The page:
Information for DClinPsy applicants
Lancaster differs from many other Clinical Psychology programmes both in the way it selects candidates to interview and how it chooses those to offer places to. We have provided some background to our values and approach as it will help you understand the tasks applicants are asked to undertake.
About the programme
The vast majority of the DClinPsy curriculum is delivered via face-to-face teaching at Lancaster University, which is also your employment base as a Trainee Clinical Psychologist with Lancashire and South Cumbria NHS Foundation Trust. In-person attendance at both teaching and placements is a requirement. The programme cannot be attended online 'live' from a distance due to the experiential learning and teaching requirements for trainee clinical psychologists. Placements are allocated across the whole of the north west of England and may be located in Lancashire, Cheshire, Greater Manchester, Merseyside or Cumbria. There are more details on placements in our handbook including information on expenses. You may wish to browse the entire handbook for full details on the programme's structure and delivery.
How our values translate to our selection procedure
The programme strives to ensure that we uphold the values of social justice, equality, and inclusivity at all times, including in our selection process. For this reason, our procedure is designed to actively encourage those from diverse backgrounds to apply and is focused on an individual's potential to become an outstanding clinical psychologist rather than over-emphasising existing knowledge and skills.
We are proactive about supporting people with disabilities
If you need support to access our selections procedure or feel that any aspect of our process would put you at a disadvantage, we will work with you to mitigate these issues and ensure that you are given a fair opportunity to show your potential. Please contact us and we can discuss your options.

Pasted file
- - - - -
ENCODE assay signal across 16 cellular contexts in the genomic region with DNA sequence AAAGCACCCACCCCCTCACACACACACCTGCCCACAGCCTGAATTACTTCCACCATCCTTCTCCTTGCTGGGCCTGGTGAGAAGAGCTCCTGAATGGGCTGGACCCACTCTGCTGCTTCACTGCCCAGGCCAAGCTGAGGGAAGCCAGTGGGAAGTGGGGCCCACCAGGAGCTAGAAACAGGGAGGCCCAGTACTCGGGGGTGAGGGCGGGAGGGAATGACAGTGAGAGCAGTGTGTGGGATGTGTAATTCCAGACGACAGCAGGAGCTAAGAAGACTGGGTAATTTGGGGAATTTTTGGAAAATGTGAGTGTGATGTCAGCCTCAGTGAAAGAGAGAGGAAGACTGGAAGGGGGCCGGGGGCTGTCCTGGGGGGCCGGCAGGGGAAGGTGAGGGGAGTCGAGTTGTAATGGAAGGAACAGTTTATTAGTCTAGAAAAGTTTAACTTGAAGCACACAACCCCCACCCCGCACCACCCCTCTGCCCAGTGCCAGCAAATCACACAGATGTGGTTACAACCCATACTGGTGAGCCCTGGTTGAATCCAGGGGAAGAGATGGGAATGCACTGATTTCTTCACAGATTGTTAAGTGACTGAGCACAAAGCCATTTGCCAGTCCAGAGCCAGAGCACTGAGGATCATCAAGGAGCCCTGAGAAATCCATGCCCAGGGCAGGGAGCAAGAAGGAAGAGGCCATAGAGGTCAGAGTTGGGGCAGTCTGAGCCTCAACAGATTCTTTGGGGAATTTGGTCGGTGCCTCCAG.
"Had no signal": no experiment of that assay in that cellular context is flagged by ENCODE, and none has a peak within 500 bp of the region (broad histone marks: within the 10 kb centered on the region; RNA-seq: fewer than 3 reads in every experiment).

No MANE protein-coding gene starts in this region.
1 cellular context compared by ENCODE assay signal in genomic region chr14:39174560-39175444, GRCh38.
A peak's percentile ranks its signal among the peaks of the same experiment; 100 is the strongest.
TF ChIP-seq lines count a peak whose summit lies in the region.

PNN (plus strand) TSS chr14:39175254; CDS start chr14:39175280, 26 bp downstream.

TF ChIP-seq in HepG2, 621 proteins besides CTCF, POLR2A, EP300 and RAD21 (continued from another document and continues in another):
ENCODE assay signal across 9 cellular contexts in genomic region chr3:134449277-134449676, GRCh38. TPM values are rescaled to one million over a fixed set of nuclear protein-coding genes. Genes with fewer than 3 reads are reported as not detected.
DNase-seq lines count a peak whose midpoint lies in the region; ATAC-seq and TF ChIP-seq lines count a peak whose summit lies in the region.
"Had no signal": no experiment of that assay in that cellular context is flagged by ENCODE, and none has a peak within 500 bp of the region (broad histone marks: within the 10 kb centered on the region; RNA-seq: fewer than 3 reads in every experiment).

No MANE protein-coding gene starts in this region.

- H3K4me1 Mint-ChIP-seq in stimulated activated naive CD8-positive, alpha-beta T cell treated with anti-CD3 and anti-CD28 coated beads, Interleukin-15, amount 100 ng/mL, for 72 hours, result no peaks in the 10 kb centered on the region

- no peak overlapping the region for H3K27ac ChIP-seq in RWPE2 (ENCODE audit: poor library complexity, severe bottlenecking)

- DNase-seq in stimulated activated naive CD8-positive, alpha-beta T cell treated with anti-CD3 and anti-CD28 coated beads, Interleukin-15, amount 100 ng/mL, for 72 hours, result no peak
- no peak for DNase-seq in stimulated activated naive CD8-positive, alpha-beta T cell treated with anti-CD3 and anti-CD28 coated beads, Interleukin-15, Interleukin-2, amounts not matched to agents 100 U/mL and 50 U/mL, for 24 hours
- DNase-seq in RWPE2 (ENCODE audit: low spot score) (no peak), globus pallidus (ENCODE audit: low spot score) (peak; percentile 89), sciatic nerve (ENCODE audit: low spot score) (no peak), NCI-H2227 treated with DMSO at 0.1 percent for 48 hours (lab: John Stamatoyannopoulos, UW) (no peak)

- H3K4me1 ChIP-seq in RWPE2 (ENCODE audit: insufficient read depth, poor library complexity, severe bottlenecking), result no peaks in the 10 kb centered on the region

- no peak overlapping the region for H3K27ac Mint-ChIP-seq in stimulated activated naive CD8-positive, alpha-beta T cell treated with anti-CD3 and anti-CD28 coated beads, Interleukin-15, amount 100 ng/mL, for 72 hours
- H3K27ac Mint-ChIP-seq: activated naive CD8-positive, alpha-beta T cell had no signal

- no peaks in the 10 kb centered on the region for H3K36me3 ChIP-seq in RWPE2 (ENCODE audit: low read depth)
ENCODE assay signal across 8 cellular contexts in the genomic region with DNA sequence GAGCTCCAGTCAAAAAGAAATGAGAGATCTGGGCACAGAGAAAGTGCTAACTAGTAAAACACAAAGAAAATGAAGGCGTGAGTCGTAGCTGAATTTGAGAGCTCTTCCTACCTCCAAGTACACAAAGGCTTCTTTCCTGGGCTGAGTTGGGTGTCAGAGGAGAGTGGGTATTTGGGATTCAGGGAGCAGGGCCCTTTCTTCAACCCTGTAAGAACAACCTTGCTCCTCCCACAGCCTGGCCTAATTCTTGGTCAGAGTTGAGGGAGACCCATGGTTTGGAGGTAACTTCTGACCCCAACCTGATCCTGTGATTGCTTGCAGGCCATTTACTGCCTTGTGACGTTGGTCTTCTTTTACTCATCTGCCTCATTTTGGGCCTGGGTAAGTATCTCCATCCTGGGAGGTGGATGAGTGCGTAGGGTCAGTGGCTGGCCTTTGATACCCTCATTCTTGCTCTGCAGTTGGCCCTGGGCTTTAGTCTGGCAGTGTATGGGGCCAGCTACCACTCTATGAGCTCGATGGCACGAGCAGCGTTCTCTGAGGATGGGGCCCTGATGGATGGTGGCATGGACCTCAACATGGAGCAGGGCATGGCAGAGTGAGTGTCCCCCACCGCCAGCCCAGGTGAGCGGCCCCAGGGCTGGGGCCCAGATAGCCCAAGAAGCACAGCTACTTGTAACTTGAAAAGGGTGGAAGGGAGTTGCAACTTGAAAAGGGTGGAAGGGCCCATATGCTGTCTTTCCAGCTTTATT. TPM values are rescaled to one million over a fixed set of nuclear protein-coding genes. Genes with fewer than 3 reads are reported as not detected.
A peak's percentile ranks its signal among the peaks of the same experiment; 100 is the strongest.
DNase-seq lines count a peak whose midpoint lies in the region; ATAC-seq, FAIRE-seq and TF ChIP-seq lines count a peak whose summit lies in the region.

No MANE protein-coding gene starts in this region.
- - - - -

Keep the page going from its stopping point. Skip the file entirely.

Why we use a shortlisting test
Many applicants to our programme are fortunate enough to have had access to extensive education and employment. However, some individuals have not had these privileges, and may never have, but have significant potential and are well suited to the programme. As we want everyone to be assessed on a fair basis, we use a shortlisting test which examines potential rather than looking at the application form which emphasises experience. Evidence also shows that application forms are a very poor predictor of job performance. Our approach means using shortlisting processes which have substantial evidence to indicate they predict performance on both the programme and in a complex job role once qualified.
Why we focus on competencies, not knowledge and skills
Our selection event looks at the competencies an individual holds, not their knowledge and skills. As we have noted, for a variety of reasons not all applicants are fortunate enough to have the same access to education and employment. We focus on the potential of the applicant to develop during training and the personal qualities which will be required to manage both the programme and the job following qualification. While some applicants are disappointed that we do not look at their specific professional experiences, to do so would undermine our commitment to social justice and potentially unfairly exclude some applicants.